Learning tons of stuff from all the failures I’ve had in the Heartland ….


About Raising People Up …

“The child is father of the man.”

William Wordsworth in My Heart Leaps Up When I Behold (1802)

I know what this one is saying to me.  When you are a parent and experience the change that comes with that role for most of us, you start to understand a lot of things.

Nothing quite feels like that shock of awareness when you realize that you are now responsible for another human being’s welfare.

A child is an incredible gift, but a huge burden.

You begin to perceive things differently, relate to people in new ways, and make decisions based on different criteria.  Life as you know it changes.

Works the same when you first become a manager or assume a leadership position … if you take your responsibilities seriously.

Leading others is also an incredible gift and a huge burden.

Wordsworth was talking about the symbiotic and real relationships between parents and children which bring about change in the parents.   We can also consider the value of his words as we think about how we change with the responsibility of leadership.

As new leaders, we think differently about how we should act.  

Just as a parent realizes that their personal behavior is no longer theirs alone to control, we adjust how we act to create an image which conveys the values we want to instill in others.

A leader does not have the same flexibility in their actions as do others.   We are held to a higher standard.   We don’t get to throw a tantrum, even when our child or our employee is doing just that.

As new leaders, we consider our own thoughts in new lights.  

Our considerations are influenced in new ways by information that has not always concerned us in the past.  As a parent changes their perceptions about what is and is not acceptable, we likewise review and revise to keep  congruence in our new environment.

Our thoughts become more future-oriented and, if we are really serious about our nurturing, long-term thinking sets in.  We defer gratification in the short run in return for gain in the long term.  We think in terms of possibilities and consequences.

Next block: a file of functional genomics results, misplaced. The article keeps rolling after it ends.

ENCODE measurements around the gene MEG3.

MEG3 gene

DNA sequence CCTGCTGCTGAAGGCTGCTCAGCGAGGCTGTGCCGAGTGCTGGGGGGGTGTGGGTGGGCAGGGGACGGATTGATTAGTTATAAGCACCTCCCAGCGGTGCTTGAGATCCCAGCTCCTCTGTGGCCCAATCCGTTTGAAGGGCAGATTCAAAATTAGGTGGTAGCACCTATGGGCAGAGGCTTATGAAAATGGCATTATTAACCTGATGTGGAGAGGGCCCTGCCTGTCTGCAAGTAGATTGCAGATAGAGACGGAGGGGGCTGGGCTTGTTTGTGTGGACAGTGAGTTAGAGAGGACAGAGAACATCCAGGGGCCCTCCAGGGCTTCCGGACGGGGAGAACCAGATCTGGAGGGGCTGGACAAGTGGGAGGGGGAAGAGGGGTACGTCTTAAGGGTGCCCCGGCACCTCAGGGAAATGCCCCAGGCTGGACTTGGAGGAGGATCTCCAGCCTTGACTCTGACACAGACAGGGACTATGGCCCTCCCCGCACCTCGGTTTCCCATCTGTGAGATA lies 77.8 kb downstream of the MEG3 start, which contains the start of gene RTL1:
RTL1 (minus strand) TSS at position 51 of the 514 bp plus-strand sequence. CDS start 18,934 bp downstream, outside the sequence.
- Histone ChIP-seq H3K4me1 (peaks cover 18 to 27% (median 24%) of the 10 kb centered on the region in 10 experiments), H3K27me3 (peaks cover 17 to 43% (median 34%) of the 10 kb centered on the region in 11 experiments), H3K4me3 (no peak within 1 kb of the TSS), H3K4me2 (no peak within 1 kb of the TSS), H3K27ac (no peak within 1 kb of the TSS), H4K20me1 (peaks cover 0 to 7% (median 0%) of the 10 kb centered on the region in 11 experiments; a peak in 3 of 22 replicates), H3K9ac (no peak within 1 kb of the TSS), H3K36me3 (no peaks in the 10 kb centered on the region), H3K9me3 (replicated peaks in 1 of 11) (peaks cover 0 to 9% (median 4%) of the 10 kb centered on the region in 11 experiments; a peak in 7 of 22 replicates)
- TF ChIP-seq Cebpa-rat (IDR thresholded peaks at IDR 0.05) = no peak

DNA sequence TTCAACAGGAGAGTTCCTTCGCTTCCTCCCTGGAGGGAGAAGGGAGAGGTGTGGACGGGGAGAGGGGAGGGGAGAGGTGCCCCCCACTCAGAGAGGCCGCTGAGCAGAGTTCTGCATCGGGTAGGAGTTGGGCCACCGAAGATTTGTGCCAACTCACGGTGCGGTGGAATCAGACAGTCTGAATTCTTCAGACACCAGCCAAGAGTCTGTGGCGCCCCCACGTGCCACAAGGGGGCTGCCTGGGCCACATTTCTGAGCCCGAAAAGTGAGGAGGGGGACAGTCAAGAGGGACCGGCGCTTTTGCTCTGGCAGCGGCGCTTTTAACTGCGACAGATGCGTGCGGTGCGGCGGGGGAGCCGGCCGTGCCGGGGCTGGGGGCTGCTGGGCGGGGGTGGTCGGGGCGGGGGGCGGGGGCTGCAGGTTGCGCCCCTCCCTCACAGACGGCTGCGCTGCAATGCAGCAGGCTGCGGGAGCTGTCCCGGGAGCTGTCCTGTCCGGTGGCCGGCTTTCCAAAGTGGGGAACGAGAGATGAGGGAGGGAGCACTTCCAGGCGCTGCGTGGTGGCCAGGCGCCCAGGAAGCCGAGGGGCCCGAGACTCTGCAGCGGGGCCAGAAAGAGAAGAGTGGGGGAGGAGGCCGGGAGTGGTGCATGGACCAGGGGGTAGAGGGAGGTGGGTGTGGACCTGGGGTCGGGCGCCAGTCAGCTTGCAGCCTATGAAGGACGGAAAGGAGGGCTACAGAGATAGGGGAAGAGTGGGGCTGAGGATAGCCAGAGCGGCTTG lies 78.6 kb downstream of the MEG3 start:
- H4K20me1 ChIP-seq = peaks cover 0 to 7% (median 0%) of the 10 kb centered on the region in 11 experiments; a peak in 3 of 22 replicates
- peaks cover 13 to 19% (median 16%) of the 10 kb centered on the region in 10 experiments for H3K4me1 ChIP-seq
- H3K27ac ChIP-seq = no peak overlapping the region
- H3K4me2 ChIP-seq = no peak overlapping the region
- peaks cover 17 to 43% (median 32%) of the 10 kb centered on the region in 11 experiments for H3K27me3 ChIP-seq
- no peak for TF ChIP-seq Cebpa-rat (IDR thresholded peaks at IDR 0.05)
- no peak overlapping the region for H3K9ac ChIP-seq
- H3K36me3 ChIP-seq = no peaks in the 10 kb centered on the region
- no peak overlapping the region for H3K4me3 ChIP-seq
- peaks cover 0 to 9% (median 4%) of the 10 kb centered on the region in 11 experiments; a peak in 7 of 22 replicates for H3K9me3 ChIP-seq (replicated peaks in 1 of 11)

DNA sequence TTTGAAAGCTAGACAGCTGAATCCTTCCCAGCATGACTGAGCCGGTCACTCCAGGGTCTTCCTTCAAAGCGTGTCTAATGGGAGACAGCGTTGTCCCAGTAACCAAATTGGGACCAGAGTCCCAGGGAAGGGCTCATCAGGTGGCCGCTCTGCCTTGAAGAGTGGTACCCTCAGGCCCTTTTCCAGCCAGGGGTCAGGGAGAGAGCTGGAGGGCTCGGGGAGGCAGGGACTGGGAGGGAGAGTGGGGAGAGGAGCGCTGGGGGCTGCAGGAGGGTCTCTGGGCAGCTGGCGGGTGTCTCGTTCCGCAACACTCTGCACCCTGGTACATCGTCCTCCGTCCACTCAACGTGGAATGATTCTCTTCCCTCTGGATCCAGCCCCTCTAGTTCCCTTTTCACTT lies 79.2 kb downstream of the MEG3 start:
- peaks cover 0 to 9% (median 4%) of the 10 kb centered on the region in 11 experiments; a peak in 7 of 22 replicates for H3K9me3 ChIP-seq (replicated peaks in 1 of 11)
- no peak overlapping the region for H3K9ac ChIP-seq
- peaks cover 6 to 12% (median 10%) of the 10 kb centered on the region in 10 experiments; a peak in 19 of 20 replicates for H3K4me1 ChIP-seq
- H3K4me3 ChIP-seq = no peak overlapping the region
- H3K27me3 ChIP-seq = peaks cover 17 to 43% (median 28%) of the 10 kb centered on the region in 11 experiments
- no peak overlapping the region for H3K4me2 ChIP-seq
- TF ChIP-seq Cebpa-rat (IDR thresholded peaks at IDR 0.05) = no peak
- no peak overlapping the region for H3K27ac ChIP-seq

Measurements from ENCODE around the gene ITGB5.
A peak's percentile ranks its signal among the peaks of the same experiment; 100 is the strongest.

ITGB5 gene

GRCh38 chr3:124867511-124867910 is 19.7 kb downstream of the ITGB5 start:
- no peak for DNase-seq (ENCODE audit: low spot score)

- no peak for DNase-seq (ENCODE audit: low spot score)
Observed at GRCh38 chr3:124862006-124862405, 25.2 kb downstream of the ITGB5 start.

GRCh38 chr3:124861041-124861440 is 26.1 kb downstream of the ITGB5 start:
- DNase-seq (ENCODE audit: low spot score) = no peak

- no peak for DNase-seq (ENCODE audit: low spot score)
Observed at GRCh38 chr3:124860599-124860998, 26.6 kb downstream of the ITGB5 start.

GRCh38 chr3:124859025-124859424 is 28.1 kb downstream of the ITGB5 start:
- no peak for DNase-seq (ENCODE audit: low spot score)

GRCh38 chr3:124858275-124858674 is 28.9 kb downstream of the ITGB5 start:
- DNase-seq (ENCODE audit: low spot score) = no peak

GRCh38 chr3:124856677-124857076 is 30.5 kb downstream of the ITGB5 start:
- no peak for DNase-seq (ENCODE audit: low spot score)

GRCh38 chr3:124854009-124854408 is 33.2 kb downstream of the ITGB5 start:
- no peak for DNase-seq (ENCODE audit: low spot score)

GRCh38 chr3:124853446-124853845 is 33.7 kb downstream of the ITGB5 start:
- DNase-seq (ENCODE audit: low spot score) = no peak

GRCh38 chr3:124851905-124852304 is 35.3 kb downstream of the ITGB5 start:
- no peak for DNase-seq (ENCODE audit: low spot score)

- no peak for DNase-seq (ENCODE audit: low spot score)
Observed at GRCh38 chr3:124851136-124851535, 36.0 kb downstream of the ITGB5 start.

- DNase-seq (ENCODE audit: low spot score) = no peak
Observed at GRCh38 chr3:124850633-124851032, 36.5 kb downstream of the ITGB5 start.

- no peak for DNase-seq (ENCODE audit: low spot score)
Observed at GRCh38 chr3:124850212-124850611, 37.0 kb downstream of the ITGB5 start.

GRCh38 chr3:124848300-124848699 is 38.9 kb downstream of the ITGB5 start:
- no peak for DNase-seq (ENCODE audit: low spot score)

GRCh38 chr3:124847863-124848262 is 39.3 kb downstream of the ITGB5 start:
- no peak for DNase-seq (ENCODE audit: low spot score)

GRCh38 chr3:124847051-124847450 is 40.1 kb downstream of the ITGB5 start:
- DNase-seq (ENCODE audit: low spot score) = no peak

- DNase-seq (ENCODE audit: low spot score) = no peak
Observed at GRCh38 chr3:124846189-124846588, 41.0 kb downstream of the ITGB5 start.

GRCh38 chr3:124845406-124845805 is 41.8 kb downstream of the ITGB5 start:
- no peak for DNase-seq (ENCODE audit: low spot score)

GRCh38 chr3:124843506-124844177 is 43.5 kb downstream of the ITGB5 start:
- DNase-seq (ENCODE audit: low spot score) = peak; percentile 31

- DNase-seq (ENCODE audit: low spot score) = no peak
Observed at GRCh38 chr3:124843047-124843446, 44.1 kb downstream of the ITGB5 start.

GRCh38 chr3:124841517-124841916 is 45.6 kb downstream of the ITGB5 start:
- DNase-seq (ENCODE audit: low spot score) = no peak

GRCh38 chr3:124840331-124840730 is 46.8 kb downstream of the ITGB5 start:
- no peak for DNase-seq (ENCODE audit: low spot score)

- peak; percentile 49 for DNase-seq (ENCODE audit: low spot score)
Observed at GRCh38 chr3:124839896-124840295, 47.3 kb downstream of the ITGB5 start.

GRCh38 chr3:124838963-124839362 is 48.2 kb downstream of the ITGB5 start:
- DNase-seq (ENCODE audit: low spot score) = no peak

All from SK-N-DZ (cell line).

As new leaders, our emotions are affected by the new responsibilities that we bear.  

We can no longer afford self-indulgent or non-mature moments, since eyes are on us at every turn.  We must engage in a mature and thoughtful way, getting past any regret over freedoms lost, and embracing our new reality.

We still feel what we authentically feel, but our values and beliefs change and mature.  This in turn affects our emotional state.   We start to understand the power of giving, whether that giving is love, support, or learning.

We are changed by those we raise and develop.

Raising a child and developing an employee are two of the more useful things you can do with your time on the planet.  Both require tremendous investments of time and money, along with significant effort and energy on your part.  Both offer rewards that will put a song in your heart and a smile on your lips.

… If you make the serious commitment.

Thinking about the weight of responsibility in the Heartland …..


We Don’t Know What We Don’t Know … Do We?

“The Almighty has His own purposes.”

Abraham Lincoln in his Second Inaugural Address ( 1865)

Well, I can’t disagree with this one …

How often have you been mystified by the working of the world?

Shoot, for that matter, how often have you been flabbergasted by the happenings in your workplace?

By the way, the title of today’s post is NOT a printing error.  It refers to a sometimes misunderstood part of problem analysis and decision-making.      Here’s a Johari window compliments of BusinessBalls.com which conveys the idea neatly,along with my application to learning: